I have no idea what colour or pattern of fabric to use for binding on this quilt, so any suggestions are welcome.

Monday, 3 November 2014

Ladder Climbing

Bored, I was.  A little bit tired of making Honour Quilt blocks in my marathon session to catch up with the monthly block issues, I procrastinated by looking through some magazines.  While looking for something quick and easy, that I could make in one afternoon, I found the pattern "Garden Ladder" in Australian Quilters Companion, issue 60 (Vol 12 No 2).

In my stash I found the following fabrics:
Three of the Fat Quarters were new fabrics from a retreat purchase - the visiting shop had so many exceptionally nice pieces that I just had to have, and the others were either left overs or un-used from other projects. 

Finishing at 37in x 51.5in (94cm x 131cm), this pattern makes a great baby quilt.  I have chosen a red binding, but it'll be a while until said binding is attached because I have to quilt it first!

Sunday, 26 October 2014

Honouring Our Heroes

Over at Kilmore Quilters, one of the Members has set a challenge for the 100 years of Anzacs next year.  She got to thinking during late last year and came up with the "Honour Quilt".

Not to leave any stone un-turned, she has researched soldiers from Kilmore, so each month we receive some block patterns and the history of a local soldier from WW1.  

I had fallen behind with my blocks, but have been working very diligently on the blocks since the September school holidays and am now much closer to being completely up-to-date.

Here is my work so far:

Being part of the Honour Quilt and learning more about WWI history has been an interesting and at times poignant journey as I have started to look at my own ancestors involvement as well.  

The August 2014 issue of National Geographic has an incredible article with photos of the tunnels and trenches in France, which are still there from 1915.  It is well worth a read and to see the pictures sculpted in the walls of the tunnels.  The National Geographic article, combined with what I have learnt so far with the Honour Quilt, have heightened my awareness of what soldiers undergo to ensure we have a peaceful life.

There are plans for all of the quilts to be hung at exhibitions during 2015, including the Kilmore Quilters Quilt Show (Oct 2015).  When I have details of the quilt shows, I'll add them to this blog.

Monday, 6 October 2014

Bali Stars

Star quilt blocks, Bali Batik fabrics, ideas needed for a new class to teach that should not be too large, a baby/lap quilt needed, teach some small piecing, oh you can guess what happened here....

Bali Stars was born, not yet quilted, but the binding is made, the backing sorted and the pattern has been written. 

Where I've had the fun of going to play (oops, I mean work) on a very casual basis, there was a delivery of new batik fabrics.  Oh me, oh my, they were gorgeous!

I have chosen some that were a bit brighter than what I would normally choose, but oh, they are so nice....



This was by far one of my most disorganized quilt classes and preparation ever.  I'm sure the two ladies from the class would agree - in my own words, I was atrocious!  It just reminds me that Quilters are wonderful women who are understanding when family and life events get in the way.  I am eternally grateful for their patience and understanding.

When I have decided upon a quilting design, I'll post a bit more about Bali Stars.  Now, the decision of choosing quilting threads begins!


Monday, 29 September 2014

Funky 1600 JR Quilt

For quite some time I had been wanting to make a 1600 Jelly Roll quilt to find out what people on Yahoo groups were talking about.  Gosh, who knew that making a 1600 JR quilt could be so addictive?  I think I could make one in every colour way in my stash, if I had enough colours of each that is.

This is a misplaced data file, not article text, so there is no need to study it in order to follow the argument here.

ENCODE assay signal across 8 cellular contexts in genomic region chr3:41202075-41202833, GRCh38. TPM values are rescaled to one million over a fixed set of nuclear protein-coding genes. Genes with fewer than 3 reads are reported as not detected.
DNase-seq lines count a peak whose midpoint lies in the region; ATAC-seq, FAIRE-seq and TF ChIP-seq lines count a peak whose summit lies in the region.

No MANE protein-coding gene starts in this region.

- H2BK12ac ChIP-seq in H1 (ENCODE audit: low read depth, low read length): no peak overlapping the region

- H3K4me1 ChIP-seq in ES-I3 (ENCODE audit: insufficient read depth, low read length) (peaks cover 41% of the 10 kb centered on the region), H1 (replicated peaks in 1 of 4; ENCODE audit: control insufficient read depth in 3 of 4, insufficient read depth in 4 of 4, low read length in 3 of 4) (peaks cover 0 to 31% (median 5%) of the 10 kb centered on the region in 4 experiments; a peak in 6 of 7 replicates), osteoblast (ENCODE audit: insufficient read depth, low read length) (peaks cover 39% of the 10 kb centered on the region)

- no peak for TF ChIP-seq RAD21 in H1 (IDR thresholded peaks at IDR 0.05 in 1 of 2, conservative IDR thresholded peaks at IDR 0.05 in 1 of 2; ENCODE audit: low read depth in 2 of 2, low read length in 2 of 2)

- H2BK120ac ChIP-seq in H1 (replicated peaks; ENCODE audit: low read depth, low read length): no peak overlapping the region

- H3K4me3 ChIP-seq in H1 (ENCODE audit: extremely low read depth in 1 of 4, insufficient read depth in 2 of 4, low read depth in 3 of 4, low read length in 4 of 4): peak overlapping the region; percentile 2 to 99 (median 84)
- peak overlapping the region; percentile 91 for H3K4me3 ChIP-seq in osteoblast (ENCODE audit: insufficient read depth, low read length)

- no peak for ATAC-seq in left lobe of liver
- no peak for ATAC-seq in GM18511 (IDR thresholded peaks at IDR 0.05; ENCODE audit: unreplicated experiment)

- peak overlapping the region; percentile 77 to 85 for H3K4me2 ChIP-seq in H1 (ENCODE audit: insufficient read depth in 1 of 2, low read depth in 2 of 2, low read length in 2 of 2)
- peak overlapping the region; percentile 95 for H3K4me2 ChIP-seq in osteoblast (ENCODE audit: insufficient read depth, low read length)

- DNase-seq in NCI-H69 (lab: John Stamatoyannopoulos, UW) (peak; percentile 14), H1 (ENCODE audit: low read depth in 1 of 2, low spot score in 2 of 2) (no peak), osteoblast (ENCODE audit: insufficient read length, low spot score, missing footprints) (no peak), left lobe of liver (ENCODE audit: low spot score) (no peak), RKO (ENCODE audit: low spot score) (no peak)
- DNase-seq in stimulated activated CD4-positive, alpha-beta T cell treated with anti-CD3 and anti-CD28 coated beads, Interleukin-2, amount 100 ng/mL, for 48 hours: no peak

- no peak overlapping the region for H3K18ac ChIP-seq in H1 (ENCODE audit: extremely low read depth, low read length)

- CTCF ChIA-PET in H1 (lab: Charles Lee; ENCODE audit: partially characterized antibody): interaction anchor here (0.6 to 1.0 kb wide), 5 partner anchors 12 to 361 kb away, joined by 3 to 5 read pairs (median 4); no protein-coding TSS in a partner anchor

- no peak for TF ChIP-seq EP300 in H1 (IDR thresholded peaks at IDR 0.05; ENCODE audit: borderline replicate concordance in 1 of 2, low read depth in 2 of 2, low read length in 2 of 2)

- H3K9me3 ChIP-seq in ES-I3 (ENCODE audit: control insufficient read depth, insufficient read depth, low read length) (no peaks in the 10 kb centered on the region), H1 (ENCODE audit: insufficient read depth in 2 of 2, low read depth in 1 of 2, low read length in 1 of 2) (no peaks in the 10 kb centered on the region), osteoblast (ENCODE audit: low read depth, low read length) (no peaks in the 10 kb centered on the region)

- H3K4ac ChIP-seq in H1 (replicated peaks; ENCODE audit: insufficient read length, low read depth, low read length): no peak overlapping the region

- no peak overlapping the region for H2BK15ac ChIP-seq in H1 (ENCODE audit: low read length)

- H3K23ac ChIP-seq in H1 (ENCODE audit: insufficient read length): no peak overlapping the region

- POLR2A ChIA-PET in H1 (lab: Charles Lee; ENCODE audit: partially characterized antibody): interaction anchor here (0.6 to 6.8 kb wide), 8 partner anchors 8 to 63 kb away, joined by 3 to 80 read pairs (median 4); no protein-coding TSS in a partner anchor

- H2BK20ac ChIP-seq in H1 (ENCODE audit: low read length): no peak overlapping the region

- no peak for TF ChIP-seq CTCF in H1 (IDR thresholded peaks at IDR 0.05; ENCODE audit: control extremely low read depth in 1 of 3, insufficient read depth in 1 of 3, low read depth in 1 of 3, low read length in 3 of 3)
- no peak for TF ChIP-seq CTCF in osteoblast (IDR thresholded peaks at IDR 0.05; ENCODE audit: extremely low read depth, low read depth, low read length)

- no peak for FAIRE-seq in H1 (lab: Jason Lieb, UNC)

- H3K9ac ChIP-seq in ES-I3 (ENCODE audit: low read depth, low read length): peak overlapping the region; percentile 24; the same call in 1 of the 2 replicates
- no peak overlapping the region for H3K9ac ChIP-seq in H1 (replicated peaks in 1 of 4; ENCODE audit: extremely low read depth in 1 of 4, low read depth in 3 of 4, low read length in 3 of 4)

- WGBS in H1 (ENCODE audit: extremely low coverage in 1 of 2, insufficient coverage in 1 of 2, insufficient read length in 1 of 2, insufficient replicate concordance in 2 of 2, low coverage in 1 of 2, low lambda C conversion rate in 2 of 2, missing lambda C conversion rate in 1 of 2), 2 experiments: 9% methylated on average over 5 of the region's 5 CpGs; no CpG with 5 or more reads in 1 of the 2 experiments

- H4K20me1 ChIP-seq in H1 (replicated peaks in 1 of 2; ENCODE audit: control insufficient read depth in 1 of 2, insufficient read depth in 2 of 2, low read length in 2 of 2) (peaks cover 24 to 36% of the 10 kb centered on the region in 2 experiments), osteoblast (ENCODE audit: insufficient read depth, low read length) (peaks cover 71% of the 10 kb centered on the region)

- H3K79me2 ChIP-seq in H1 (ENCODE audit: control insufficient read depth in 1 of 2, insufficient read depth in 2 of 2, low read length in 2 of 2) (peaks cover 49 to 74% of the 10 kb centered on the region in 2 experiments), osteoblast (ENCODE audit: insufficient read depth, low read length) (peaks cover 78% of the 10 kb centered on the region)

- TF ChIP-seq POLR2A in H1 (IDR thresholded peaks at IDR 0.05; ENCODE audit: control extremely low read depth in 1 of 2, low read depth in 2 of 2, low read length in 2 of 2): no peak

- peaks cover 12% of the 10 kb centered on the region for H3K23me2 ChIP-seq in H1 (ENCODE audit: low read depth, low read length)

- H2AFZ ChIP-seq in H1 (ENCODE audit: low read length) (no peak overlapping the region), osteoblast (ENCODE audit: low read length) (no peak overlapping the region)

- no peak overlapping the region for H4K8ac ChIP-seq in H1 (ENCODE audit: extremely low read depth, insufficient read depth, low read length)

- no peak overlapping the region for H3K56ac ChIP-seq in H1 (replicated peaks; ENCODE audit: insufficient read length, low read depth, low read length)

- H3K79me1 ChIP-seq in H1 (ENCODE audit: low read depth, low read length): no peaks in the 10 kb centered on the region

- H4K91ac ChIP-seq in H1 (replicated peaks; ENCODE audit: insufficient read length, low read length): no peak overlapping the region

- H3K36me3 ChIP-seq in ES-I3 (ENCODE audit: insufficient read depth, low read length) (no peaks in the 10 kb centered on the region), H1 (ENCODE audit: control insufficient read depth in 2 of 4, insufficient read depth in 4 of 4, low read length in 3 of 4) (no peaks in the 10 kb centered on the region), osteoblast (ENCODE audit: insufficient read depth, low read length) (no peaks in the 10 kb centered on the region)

Now, the JR 1600 quilt instructions can be found here.  These very generous people at Heirloom Creations are happy for others to use their idea as long as you give credit - which is more than fair in my book.

I made my own 'jelly roll' from my stash of black/white/grey.  I had so many bits of these colours, that I just chopped them up one afternoon into appropriate lengths.  That night I made the quilt top - how fast does a JR 1600 go together?  Inside 3.5 hours with getting dinner for the family in the middle of that and pressing the seams!  WOW!

When I had sewn my black/white/grey fabrics together, which looked fabulous on the sewing table when in strips, I thought err, boring, dull, lifeless.  Off to visit my good friend, the internet and search some images to try and liven up this extremely boring quilt top.  I found the answer to my prayers here.  I wrote to Corina of cwquilts and she very kindly gave me permission to use her idea with credit applied at the time of posting to my blog.

My version of the 1600 JR Quilt:

In making this quilt, not only did I have fun, but I was once again reminded of the wonderful generosity of Quilters all over the world who are not frightened of sharing what they know with strangers.  I am indebted to Heirloom Creations and C W Quilts for giving me some sewing pleasure.

Monday, 22 September 2014

And they turned 70

The intention was for a quilt, made by me, for their 70th birthdays, which occurred during 2013.  Yep, missed their birthdays, so aimed for Christmas '13.  Was going very well, the weather stayed quite cold for Spring/Summer and then.... disaster of the quilty kind struck. 

Bobbin thread nests all over the back of the quilt and some excess fabric caught up in the bobbin area ...aarrghh....  Oh dear, what a mess!  It took quite some time to snip through all the threads to get the quilt out from under the machine, without putting a hole in the backing fabric.  I wish I had thought to take a photo of the mess, I had never seen anything like it from a sewing perspective before.

Then, the quilt and the machine both had to be dealt with separately.  Oh me, oh my.  The machine took about 45 minutes to clean up and get going again with newly wound bobbins, new needle and thread.  It took me a couple of days to painstakingly unpick the mess on the actual quilt while being ever so careful to not put a nick in either the top or backing fabric.  Being a whole-cloth quilt, I couldn't just take out and replace a piece if I nicked it.  

Of course, with the good time management skills of a quilter, it was Christmas.  The quilt was wrapped up, basting pins and all and put under the tree.   Surprise, delight and then "Oh" when the unfinished quilt was revealed.  I told Dad he should have been braver, I had closed all the basting pins and he could safely sleep under it that night.  Nope, he said he wasn't that silly!  Mum made no comment.